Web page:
i recently had the opportunity to interview Keith McHenry, one of the original founders of Food Not Bombs,
on his relationship with the dumpster and the development of Food Not Bombs. this is what he had to say:
So I suppose I should start by asking if you're still a regular dumpster diver?
I do recover many discarded items but since 1980 I often talk with workers
and ask if they have produce, bread or other items they can't sell and let
them know I would be happy to redirect their future trash to provide food
for the hungry. At times if it is not possible recover food by speaking
with workers I will visit dumpsters. I also find stuff just sitting on the
sidewalk or on the sides of highways that can be great scores. So free
discarded stuff is not limited to dumpsters only.
What came first for you, dumpster diving or FNB? Was one a logical
progession from the other? How important was dumpster diving in the
creation and development of FNB?
I did do some dumpster diving many years before starting Food Not Bombs. I
found food in dumpsters while hitch hiking throughout the west. The coolest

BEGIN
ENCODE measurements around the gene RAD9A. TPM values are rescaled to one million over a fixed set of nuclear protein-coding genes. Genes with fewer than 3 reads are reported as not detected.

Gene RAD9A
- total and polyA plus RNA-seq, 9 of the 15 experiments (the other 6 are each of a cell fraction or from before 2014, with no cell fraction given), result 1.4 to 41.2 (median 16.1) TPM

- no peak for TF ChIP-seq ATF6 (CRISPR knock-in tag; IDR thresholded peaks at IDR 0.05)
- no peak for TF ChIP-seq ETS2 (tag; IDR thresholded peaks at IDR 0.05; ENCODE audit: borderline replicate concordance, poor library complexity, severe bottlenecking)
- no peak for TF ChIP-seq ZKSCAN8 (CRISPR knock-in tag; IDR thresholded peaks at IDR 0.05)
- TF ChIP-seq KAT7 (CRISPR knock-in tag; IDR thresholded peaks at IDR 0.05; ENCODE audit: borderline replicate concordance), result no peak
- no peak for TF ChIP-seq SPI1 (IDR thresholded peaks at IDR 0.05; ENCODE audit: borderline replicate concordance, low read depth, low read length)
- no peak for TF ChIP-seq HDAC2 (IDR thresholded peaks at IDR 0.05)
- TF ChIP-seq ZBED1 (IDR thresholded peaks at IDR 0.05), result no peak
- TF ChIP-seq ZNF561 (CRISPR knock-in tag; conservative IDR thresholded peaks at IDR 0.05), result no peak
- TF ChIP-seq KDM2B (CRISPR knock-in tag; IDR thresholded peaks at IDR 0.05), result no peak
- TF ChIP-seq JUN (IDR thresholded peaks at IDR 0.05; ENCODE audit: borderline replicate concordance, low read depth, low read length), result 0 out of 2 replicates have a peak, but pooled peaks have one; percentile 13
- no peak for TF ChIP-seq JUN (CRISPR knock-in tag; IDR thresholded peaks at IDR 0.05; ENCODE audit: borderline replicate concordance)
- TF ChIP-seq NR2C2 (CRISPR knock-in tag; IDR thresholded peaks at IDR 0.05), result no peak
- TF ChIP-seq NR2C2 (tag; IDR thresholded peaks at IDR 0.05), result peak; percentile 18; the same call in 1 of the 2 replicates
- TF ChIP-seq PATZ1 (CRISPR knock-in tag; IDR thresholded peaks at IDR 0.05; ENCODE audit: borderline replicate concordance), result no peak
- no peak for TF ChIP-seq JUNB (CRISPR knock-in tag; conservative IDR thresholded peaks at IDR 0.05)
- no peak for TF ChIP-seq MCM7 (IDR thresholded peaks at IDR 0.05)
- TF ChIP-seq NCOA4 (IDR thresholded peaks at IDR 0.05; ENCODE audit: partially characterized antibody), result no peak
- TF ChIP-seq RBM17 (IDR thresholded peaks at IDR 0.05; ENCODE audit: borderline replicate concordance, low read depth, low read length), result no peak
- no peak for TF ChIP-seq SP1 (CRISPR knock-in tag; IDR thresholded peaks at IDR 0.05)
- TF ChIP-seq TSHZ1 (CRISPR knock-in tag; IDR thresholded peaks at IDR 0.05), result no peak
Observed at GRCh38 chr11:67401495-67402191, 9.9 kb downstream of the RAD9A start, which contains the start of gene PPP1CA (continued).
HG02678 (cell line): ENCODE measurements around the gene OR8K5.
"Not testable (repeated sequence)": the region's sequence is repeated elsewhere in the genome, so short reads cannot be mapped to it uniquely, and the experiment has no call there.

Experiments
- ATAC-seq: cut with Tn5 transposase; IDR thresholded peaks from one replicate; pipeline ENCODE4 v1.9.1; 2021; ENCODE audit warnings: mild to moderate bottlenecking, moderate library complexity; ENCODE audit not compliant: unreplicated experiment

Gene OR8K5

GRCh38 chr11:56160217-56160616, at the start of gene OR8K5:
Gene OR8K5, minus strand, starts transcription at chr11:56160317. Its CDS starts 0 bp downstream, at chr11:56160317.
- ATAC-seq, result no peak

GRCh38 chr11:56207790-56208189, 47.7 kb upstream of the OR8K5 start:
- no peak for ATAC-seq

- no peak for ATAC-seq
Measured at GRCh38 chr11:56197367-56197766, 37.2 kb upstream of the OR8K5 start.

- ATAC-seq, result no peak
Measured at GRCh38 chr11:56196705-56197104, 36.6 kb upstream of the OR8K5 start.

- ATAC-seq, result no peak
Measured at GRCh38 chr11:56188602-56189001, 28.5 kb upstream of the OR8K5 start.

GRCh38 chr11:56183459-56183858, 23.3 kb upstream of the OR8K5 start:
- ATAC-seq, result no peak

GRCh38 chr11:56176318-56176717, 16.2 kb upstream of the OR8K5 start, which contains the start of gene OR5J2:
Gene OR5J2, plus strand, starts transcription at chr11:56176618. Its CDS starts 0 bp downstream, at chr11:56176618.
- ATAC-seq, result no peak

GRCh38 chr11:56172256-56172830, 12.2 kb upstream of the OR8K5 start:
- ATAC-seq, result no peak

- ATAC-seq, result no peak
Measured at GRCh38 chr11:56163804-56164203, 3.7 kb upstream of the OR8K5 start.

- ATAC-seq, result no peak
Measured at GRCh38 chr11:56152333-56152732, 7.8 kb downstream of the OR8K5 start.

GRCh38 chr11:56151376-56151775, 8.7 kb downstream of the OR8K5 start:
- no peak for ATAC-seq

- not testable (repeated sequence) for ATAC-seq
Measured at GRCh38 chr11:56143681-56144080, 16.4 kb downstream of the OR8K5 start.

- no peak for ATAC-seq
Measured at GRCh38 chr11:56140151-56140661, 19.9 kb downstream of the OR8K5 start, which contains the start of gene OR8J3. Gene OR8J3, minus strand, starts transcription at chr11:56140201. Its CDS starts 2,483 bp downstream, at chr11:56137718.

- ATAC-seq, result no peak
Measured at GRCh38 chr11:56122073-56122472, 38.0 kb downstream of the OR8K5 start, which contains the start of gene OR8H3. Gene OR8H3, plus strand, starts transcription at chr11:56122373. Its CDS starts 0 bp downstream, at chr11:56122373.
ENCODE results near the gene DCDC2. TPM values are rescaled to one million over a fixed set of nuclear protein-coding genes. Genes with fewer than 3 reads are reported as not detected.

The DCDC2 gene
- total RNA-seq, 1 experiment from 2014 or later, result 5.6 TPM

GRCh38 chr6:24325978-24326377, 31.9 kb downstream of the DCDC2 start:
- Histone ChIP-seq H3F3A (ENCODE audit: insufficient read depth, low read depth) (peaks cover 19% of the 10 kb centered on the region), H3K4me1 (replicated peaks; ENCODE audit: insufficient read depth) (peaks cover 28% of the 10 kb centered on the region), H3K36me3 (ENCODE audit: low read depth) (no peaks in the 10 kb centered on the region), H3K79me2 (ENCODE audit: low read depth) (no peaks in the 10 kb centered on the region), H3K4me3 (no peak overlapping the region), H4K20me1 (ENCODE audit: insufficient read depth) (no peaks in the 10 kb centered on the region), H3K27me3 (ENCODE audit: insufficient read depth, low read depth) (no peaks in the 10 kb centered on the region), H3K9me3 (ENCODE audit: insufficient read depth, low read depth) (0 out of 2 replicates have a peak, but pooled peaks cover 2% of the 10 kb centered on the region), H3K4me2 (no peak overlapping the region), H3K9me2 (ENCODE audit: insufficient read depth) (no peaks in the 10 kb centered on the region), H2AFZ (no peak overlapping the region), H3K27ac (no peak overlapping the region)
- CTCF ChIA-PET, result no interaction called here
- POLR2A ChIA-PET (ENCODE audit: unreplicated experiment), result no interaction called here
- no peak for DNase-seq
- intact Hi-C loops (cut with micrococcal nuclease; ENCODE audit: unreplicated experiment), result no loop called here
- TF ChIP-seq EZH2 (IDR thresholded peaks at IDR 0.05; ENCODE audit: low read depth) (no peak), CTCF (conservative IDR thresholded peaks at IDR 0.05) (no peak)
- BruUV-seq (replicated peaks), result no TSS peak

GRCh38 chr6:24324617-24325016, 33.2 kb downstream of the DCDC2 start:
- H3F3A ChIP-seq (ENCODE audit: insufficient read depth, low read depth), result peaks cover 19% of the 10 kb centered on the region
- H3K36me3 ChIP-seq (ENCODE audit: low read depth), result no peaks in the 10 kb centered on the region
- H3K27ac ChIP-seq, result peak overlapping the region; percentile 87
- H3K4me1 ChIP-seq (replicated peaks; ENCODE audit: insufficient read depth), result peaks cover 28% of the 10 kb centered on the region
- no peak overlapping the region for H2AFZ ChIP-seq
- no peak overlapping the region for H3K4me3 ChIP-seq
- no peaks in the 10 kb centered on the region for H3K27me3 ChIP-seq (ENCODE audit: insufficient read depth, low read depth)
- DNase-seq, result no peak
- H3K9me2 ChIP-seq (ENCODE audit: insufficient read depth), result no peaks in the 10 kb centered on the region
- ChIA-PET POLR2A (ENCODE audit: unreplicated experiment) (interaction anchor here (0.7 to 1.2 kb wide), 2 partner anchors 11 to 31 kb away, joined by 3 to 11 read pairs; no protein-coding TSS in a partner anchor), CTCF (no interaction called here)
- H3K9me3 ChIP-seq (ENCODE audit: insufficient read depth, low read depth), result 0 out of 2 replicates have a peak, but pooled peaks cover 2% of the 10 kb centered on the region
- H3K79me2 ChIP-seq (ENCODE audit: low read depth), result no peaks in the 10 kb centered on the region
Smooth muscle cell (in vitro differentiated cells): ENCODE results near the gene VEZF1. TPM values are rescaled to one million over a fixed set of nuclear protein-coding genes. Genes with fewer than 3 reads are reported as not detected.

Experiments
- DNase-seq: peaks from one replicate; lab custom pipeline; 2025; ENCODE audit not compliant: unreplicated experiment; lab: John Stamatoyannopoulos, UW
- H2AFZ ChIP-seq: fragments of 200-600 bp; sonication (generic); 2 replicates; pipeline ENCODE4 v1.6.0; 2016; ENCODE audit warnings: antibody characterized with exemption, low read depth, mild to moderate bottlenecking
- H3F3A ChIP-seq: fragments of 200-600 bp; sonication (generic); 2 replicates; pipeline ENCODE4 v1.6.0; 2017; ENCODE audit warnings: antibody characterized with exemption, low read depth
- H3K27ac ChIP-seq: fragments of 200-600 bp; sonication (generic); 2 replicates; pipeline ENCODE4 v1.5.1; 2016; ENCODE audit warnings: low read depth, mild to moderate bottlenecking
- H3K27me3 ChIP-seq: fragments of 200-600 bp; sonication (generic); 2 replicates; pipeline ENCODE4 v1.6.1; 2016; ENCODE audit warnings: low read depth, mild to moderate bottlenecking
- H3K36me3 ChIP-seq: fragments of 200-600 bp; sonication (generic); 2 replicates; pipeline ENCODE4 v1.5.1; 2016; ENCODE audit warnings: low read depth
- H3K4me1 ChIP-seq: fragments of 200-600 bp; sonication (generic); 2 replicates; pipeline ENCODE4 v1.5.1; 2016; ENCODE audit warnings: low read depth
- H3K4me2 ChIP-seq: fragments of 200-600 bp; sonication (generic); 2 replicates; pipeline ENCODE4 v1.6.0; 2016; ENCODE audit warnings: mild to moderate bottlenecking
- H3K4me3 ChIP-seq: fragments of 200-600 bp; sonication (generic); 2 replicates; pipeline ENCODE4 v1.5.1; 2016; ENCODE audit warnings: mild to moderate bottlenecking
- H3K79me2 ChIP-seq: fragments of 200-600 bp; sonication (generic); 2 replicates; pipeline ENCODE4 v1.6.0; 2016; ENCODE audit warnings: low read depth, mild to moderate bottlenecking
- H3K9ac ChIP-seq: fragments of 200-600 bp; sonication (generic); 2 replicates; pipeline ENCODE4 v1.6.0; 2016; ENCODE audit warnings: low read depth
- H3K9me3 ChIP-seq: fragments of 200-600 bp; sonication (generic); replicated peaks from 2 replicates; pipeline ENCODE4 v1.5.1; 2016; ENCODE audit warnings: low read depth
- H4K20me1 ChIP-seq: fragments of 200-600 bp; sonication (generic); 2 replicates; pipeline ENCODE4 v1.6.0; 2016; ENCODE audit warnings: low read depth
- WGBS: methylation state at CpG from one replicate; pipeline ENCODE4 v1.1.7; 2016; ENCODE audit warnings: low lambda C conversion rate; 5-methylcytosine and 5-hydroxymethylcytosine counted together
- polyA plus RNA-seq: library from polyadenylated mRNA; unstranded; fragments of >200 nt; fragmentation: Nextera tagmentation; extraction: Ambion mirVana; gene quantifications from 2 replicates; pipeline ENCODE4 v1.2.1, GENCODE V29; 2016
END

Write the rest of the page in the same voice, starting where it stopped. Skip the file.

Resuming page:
score that became food was the discovery of 30 45cent Martin Luther King
postage stamps. I was walking out of Santa Cruz, California on my way down
route 1 when I saw a bright image in the sand. I pulled it from the dirt
and wow it was a sheet of stamps. I was really hungry so I took teem to the
Denny's at the Route 1 ramp and talked a waitress into buying them from me.
I told her she could get some glue and they would work fine. She agreed
and I had enough for breakfast and coffee.
In 1980 I trimmed organic produce at Bread and Circus in Cambridge,
Massachusetts and filled several large boxes of less then perfect produce
every morning. This seemed to be a real shame and as I was considering
seeking out people who might be interested in taking my discarded food a
young man stopped by and asked if we had anything to donate. I gave him
several boxes that he took back to Broadway House, a Catholic Workers
Shelter in Cambridge. Soon I was working with my friends taking my surplus
to community centers at local public housing projects and to Rosie's Place
The one thing I did get out of the dumpster that changed my life happened
around the same time I was helping start Food Not Bombs. A friend told me
he saw some paper in a trash can in Harvard Square that he thought I might
want for art materials. I drove down to the trash can, retrieved the items
and brought them home. As I looked through the materials I saw that they
were the originals for IBM's annual report. This was before computers were
used for graphic design. The backs of each board were printed with the